It was 2015, and I was about to set off on my first solo overseas adventure. As I wave to my family from the departure area, my mother shouts: “Don’t forget to take lots of pictures!”
Well, I certainly delivered on that front! Three months, four memory cards and almost eight-thousand photos later I returned to Australia exhausted but thrilled with my travel experience. I made grand plans to print the photos, thinking that waking up to the Scottish Highlands each morning would certainly do me good. While this may have been the case, as I began to settle back into the routines of normal life it became clear that there was no real need for the majority of images now stagnating on my mobile phone. Two years later and I only ever printed four images, while the rest lay untouched in a forgotten Facebook album. Part of me regrets taking so many photographs, because I can’t help but wonder if it stopped me from truly appreciating the world around me.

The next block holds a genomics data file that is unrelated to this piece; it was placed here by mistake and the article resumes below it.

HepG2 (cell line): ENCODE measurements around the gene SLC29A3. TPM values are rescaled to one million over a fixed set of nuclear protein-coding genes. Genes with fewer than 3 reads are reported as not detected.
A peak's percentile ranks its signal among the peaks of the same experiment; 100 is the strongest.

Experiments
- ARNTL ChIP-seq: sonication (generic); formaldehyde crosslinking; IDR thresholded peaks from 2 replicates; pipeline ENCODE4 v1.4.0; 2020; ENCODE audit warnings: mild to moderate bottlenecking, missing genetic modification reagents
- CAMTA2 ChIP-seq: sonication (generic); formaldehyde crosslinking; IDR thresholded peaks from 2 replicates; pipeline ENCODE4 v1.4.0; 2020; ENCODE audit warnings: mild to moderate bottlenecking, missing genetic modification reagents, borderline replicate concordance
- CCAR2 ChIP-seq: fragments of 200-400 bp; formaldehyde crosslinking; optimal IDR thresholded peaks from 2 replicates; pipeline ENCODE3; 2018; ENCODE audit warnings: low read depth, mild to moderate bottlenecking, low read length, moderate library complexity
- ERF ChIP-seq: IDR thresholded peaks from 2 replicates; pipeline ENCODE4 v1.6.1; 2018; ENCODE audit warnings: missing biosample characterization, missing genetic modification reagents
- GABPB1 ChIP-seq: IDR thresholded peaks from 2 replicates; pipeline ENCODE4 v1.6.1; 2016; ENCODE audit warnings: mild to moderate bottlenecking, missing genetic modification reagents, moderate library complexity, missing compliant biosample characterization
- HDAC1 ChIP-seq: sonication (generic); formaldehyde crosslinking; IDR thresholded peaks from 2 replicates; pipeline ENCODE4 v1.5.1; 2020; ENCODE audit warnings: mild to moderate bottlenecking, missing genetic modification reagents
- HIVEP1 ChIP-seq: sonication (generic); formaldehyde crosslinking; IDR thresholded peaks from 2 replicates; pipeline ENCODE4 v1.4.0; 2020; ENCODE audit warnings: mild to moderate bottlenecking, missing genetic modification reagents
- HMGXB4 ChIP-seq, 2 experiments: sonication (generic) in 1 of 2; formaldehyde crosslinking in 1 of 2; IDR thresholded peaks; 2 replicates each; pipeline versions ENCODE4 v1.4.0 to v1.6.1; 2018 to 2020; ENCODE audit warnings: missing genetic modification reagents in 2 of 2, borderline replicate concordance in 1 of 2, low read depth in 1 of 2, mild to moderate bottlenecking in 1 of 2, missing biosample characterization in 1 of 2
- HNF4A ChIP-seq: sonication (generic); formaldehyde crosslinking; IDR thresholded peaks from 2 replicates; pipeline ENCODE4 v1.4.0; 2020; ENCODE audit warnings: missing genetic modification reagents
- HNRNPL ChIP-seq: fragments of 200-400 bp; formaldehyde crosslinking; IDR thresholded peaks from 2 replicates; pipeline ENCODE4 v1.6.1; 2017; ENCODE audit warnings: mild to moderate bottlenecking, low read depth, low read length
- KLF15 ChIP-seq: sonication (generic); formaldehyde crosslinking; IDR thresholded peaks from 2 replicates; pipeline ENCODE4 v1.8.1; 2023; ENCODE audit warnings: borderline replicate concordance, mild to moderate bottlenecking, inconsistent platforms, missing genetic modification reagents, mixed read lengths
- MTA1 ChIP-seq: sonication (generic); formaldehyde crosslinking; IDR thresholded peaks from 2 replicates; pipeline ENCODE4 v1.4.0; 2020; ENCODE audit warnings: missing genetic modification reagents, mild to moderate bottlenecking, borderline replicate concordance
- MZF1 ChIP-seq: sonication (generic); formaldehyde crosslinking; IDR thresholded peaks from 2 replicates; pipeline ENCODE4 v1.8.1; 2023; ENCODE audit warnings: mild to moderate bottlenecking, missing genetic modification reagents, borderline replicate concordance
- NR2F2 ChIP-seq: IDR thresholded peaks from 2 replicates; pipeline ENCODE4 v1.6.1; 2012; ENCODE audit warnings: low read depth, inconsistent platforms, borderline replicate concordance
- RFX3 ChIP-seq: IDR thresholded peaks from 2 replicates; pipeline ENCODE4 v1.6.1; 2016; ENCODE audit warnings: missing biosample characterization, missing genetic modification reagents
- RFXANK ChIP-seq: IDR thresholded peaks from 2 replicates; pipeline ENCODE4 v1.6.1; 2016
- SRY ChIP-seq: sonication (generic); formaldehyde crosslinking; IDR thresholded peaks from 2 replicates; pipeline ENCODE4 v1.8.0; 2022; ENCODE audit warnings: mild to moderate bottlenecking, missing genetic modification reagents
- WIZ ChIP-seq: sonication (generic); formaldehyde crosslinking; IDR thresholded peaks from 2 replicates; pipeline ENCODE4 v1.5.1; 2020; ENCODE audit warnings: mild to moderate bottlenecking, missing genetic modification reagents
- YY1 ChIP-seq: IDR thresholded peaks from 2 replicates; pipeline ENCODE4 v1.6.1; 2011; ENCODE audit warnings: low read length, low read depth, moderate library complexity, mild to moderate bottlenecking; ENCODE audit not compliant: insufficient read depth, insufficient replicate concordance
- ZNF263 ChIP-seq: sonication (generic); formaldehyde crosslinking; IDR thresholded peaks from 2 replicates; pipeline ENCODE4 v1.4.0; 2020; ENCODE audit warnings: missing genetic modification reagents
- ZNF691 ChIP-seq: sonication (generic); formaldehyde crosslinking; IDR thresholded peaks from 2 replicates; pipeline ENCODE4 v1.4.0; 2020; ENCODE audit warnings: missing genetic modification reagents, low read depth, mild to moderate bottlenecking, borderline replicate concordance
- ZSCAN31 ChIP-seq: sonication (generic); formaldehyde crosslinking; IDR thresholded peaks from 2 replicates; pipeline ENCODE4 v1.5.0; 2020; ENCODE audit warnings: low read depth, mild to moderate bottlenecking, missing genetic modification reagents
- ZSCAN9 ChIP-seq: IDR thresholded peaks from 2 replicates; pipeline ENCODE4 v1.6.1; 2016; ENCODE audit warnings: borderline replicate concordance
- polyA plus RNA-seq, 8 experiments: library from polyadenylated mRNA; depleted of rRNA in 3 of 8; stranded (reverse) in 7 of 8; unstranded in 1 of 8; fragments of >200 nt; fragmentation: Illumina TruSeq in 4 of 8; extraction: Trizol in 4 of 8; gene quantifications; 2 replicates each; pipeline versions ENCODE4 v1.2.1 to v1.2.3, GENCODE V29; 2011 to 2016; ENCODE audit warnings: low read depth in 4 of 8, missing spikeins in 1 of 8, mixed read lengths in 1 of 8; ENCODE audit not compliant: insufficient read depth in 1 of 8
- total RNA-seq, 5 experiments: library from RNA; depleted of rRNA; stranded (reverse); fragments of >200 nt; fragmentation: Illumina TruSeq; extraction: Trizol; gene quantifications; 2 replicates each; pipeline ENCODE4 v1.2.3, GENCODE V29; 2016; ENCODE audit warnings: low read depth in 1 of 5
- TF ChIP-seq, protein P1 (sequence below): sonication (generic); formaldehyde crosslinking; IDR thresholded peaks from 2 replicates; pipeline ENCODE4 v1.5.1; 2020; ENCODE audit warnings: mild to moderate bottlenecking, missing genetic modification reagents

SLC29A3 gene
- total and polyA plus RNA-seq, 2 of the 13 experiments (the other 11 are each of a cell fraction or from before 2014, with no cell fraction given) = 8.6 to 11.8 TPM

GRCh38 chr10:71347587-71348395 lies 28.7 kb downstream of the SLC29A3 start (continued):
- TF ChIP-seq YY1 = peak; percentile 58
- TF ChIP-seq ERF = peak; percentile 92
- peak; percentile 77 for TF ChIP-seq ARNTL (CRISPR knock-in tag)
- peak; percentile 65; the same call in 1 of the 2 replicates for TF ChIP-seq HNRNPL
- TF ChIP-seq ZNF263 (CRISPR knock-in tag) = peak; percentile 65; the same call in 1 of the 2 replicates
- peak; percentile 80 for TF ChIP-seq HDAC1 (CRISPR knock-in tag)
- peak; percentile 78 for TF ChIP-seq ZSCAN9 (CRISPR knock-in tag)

This got me thinking…
Why is it that tourists feel the need to document each and every moment on their personal devices? And what else are they doing on their smartphones? Are we losing an appreciation for physical places in favour of our virtual ones?
Throughout my exploration of the relationships between media, audience and place this semester, my mind kept flitting back to the thirty-nine almost identical images of the Eiffel Tower that I’d snapped years before. What effect did this have on my experience?In an attempt to understand the influence media connectivity has on our sense of place, I decided to conduct ethnographic and secondary research into tourist behaviours.
This study was conducted at the ever-popular tourist landmark, the Sydney Opera House. While observing the actions of those around me, I selected five individuals at random and conducted informal interviews based around their phone and travel behaviours. Each of these participants consented to their stories, and images, being shared, and were in fact enthusiastic to share their personal travel experiences.
I would like to warmly thank all those involved with this research, your time and words of wisdom are greatly appreciated.
To find out about the project, click the image below: